Anatomic posterior sectionectomy is performed infrequently due to the challenges of controlling the right posterior portal pedicle (RPPP) while preserving the anterior pedicle (RAPP), difficulty of visualizing the drainage of the right hepatic vein into the IVC, and the potential for significant blood loss during the caval and hepatovenous dissection.
A 62-year-old woman with three liver metastases to SVI and SVII from sigmoid colon cancer underwent five cycles of neoadjuvant chemotherapy with FOLFOX and bevacizumab with good response. She underwent a “Primary First” robotic low anterior rectosigmoid resection followed by a laparoscopic posterior sectionectomy.
The patient was placed in a Modified French Position. As previously described, a transthoracic trocar was placed for optimal laparoscopic visualization and access of the superior retrohepatic IVC and drainage of the right hepatic vein into IVC. Intraoperative ultrasound was crucial to assess tumor location, define transection plane, and preserve flow to RAPP before division of RPPP. The parenchymal transection follows an oblique angle and exposes the right hepatic vein.
Transthoracic port placement augments the safety of the dissection along the IVC inferiorly and the right hepatic vein superiorly due to direct visualization. Also, it provides a direct instrument-to-target axis without the typical fulcrum of dissecting the postero/superior liver. Laparoscopic ultrasound is critical to confirm preserved flow to the RPPP and guide the parenchymal transection. Liver volumetry should be obtained before surgery to determine adequate future liver remnant if conversion to a right lobectomy becomes necessary.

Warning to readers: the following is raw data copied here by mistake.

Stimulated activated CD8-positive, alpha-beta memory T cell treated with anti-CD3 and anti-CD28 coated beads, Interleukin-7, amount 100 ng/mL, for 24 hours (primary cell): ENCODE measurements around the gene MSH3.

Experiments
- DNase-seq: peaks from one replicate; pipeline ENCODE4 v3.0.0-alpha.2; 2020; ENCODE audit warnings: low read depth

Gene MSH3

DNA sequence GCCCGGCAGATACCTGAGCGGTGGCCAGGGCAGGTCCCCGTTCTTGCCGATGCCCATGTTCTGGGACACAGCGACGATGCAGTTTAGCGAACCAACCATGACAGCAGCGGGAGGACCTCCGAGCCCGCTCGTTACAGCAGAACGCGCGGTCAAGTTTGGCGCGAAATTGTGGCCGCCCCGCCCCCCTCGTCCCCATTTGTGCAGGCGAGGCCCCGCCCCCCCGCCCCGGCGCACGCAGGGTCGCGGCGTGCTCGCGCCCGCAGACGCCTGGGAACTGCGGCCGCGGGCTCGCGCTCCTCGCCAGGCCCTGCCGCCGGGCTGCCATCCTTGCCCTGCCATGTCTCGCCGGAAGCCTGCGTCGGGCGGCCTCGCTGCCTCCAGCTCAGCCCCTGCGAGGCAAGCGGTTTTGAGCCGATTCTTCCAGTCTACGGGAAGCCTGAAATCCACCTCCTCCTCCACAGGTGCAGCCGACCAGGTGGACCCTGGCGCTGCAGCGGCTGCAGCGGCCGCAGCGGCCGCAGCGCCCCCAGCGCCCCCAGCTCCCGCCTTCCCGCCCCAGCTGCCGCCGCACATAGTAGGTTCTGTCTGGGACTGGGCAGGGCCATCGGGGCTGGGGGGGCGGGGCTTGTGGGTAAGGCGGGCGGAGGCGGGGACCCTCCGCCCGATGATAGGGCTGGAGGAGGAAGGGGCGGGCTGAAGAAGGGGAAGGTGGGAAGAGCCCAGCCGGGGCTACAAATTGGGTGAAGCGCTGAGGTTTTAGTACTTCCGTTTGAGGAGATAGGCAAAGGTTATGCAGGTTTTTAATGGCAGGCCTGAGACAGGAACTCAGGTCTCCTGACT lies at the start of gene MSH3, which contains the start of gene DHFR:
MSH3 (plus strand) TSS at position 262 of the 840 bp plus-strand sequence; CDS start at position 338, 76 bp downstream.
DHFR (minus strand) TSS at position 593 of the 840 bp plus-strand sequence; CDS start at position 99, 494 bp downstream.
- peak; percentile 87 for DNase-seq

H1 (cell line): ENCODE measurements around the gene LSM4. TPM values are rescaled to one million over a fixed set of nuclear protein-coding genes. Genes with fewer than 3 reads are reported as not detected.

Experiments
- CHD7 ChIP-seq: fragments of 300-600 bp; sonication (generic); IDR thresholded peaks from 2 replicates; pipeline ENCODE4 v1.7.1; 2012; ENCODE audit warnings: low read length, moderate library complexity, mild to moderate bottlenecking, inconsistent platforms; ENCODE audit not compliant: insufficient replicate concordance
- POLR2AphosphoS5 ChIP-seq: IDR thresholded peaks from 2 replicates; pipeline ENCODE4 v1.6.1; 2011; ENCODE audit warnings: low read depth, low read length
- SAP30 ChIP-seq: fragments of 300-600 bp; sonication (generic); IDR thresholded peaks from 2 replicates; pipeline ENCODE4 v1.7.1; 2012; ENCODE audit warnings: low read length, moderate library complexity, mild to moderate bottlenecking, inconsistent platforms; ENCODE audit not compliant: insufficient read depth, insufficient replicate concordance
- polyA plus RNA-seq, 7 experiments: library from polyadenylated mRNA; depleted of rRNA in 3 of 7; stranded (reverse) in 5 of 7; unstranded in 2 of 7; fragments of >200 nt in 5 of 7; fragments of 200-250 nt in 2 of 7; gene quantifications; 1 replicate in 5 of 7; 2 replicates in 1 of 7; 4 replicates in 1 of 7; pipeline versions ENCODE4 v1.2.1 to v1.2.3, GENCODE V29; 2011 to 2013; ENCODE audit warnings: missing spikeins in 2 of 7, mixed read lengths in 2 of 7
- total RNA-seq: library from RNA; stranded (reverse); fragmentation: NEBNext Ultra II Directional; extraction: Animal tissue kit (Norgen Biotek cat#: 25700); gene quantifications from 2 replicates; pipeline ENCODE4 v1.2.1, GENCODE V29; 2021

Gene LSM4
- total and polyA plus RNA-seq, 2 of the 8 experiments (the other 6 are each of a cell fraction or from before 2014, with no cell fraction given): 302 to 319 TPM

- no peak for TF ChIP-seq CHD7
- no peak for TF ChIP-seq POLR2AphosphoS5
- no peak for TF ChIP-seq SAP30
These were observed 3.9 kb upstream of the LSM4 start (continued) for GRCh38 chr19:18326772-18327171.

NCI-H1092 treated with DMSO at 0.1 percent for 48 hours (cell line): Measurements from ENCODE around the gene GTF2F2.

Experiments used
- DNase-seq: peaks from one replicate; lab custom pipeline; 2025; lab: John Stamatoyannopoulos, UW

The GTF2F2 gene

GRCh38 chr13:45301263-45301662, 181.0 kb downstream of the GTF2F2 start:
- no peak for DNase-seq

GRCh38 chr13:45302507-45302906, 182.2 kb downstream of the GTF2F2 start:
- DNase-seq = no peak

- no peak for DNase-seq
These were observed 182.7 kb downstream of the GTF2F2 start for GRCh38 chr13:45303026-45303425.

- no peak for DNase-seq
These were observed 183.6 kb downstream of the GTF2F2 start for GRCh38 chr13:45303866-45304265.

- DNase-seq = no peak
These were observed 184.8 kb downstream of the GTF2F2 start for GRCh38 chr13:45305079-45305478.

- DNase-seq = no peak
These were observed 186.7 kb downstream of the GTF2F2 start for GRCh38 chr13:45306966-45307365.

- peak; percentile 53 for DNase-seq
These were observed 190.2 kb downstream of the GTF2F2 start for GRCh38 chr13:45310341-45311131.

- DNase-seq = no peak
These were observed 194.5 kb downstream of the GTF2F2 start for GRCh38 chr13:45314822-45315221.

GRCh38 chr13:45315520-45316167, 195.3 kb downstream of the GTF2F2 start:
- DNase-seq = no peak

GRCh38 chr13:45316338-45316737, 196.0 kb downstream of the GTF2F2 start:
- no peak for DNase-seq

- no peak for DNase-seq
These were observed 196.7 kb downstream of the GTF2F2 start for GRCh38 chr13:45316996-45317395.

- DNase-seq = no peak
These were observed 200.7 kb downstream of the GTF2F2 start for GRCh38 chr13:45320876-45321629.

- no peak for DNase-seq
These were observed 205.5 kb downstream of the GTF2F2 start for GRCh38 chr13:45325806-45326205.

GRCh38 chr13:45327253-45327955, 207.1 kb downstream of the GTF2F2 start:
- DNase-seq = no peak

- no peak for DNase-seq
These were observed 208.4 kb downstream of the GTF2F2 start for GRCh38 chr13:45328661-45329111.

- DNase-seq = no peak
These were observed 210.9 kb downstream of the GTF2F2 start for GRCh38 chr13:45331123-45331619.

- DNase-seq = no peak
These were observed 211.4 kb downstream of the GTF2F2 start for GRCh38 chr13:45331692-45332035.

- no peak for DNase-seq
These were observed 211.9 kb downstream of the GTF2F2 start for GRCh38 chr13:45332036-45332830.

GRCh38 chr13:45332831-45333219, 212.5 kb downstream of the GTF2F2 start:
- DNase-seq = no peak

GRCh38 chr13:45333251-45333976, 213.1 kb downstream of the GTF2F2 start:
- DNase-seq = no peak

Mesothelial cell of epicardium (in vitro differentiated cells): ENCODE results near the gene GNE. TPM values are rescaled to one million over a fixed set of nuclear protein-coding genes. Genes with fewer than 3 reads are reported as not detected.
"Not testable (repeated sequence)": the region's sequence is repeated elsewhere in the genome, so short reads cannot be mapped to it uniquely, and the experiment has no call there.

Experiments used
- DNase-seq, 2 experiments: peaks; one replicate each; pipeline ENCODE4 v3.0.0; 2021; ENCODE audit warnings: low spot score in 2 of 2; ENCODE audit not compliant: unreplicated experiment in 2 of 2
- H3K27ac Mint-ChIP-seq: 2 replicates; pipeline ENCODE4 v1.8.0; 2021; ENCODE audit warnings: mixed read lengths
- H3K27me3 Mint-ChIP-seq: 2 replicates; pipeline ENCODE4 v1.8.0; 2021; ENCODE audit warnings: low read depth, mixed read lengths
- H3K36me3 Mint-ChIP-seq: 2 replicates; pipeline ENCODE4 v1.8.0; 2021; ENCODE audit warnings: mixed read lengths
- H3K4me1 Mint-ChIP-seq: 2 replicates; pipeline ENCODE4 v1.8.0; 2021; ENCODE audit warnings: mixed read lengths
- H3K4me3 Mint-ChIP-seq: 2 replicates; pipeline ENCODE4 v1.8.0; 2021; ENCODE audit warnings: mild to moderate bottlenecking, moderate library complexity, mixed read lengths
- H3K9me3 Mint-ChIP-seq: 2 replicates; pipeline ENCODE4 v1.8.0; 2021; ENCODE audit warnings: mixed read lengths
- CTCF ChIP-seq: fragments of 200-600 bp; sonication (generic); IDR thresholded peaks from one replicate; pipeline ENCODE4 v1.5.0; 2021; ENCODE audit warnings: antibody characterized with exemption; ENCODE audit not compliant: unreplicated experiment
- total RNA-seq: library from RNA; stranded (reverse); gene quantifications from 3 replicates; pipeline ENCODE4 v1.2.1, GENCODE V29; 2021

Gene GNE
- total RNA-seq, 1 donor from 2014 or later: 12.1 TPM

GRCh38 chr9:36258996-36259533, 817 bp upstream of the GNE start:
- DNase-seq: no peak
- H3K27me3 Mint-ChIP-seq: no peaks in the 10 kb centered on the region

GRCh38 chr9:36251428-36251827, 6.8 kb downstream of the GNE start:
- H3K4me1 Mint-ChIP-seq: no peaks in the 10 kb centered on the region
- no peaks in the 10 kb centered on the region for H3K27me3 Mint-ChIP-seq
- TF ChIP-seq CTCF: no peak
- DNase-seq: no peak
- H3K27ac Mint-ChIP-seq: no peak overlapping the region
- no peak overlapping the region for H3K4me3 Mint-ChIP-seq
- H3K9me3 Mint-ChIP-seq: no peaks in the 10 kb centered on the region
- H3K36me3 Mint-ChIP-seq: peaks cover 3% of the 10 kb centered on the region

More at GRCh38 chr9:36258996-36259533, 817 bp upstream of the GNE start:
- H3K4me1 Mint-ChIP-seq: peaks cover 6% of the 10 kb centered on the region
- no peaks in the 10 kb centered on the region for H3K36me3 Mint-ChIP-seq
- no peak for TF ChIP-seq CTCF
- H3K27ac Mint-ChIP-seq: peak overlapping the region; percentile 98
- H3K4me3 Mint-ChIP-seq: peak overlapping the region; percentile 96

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Schwarz, L., Aloia, T.A., Eng, C. et al. Transthoracic Port Placement Increases Safety of Total Laparoscopic Posterior Sectionectomy. Ann Surg Oncol 23, 2167 (2016) doi:10.1245/s10434-016-5126-2
- Liver Metastasis
- Hepatic Vein
- Oblique Angle
- Parenchymal Transection